The Student News Site of California State University, Stanislaus

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The Student News Site of California State University, Stanislaus

Signal

The Student News Site of California State University, Stanislaus

Signal

SMOKING BAN: butts into personal choice

College students, faculty and staff should be provided freedom of choice.
Faculty, staff and students, especially those who are residents, should feel comfortable on their own campus. College students, faculty and staff should be able to perform legal activities on campus. College students, faculty and staff should not be barred from smoking cigarettes on campus.
California state law prohibits “smoking inside a public building, or in an outdoor area within 20 feet of a main exit, entrance or window of a public building, or in a state-owned passenger vehicle” (leginfo.ca.gov).

As a non-smoker myself, I do not feel annoyed by others smoking on campus.

As of now, Californians are authorized to smoke in any outdoor area of a public building unless otherwise prohibited by specific state law or local ordinance pertaining to the area.
A sign declaring this prohibition must be posted. California state law already holds smokers accountable for keeping a safe distance from buildings and the people in them. The law already protects the rights of non-smokers over those of smokers; it should not be extended.
The proposed ban on smoking would allow the governing bodies of the California Community Colleges (CCC), the California State University (CSU) and the University of California (UC) to “set enforcement standards for their local campuses [and] impose a fine for a first, second, and third offense and for each subsequent offence.”
As aforementioned, smoking is already limited in order to protect the health of nonsmokers. Smokers who do learn, work and teach on the campus should not have to leave campus on short breaks in order to have a cigarette. They cannot be expected to quit cold turkey at the onset of this law.
For many people, smoking cigarettes is not a choice adoption. Often times, people smoke cigarettes as a transition out of “harder” drugs or other disorders, such as eating disorders. In this case, smoking is considered the lesser of two evils. In a chapter on exposure to secondhand smoke in a report on “The Health Consequences of Involuntary Exposure to Tobacco Smoke,” the surgeon general states, “There is a need to refine the methodology used to measure biomarkers to increase their sensitivity and for research into their validity as predictors of population risk.”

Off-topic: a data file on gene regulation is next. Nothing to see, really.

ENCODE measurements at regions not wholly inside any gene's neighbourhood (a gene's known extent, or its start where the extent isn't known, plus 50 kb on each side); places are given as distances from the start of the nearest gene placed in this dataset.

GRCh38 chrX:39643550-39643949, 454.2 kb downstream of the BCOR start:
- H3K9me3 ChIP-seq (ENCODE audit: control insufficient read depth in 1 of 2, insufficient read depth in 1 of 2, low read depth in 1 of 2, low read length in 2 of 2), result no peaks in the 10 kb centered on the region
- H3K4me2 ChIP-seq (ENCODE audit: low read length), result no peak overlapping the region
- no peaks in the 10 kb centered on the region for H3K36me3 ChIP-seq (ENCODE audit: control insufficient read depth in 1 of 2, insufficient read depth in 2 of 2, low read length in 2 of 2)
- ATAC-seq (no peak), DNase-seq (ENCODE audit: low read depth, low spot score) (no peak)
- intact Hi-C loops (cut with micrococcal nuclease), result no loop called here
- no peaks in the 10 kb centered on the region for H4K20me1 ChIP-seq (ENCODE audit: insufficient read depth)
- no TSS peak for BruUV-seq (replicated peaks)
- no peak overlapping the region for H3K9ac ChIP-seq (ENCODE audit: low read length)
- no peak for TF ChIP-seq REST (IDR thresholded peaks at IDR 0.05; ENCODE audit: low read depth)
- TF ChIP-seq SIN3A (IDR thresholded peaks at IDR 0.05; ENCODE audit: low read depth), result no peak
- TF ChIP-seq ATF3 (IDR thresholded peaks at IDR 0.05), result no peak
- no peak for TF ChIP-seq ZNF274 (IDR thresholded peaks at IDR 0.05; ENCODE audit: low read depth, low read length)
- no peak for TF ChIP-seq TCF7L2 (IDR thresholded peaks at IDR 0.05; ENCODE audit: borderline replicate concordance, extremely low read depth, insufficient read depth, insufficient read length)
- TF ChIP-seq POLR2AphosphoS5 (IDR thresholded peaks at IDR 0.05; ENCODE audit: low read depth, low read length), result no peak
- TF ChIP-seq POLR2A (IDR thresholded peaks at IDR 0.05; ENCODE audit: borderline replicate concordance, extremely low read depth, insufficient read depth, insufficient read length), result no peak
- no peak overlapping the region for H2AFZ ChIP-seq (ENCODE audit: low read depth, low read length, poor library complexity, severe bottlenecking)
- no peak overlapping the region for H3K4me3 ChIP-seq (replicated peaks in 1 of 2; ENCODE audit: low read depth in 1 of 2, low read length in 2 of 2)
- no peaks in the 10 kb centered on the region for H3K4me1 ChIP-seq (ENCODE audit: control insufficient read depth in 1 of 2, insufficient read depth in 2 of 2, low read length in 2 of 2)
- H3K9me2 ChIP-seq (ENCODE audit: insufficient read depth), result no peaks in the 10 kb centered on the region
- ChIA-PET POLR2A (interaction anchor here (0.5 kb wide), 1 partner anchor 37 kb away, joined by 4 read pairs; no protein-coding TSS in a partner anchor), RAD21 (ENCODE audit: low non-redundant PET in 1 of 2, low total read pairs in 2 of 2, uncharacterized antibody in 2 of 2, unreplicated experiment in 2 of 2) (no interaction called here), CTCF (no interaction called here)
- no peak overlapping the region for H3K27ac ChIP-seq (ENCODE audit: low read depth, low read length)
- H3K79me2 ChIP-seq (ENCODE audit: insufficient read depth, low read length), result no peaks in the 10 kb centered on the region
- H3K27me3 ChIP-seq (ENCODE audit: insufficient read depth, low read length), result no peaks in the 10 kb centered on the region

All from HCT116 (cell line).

As Mark Twain said, “Giving up smoking is the easiest thing in the world. I know because I’ve done it thousands of times.”

Yet, these same biomarkers are still used to reach conclusions on population risk for secondhand smokers in which trace amounts of thiocyanate, nicotine and cotinine are used to determine harmful effects.
As a non-smoker myself, I do not feel annoyed by others smoking on campus. Smokers and non-smokers, in my experience, hold a mutual respect for each others’ choices.
With the health effects of smokers now clearly known, smokers are aware that their choice is an individual one, and should not be cast on others. Likewise non-smokers, along with CCC, UC and CSU campuses, cannot ensue such adamant invasions of personal choice on a public campus. Private college campuses should be reserved this right, but surely, public college campuses serving adults as students should not have their rights so infringed.
In an argument made by the Americans for Nonsmokers’ Rights, under “Why are campuses going smoke-free and/or tobacco-free?” the association states as its first point, “the majority of Americans do not smoke” (no-smoke.org). The United States should not accustom laws only to accommodate majorities.
Smoking bans do not belong on public college campuses in California. It is not fair to smokers to press them away from their campuses, and it is certainly not easy for them to quit smoking as soon as the law is passed. As Mark Twain said, “Giving up smoking is the easiest thing in the world. I know because I’ve done it thousands of times.”

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SMOKING BAN: butts into personal choice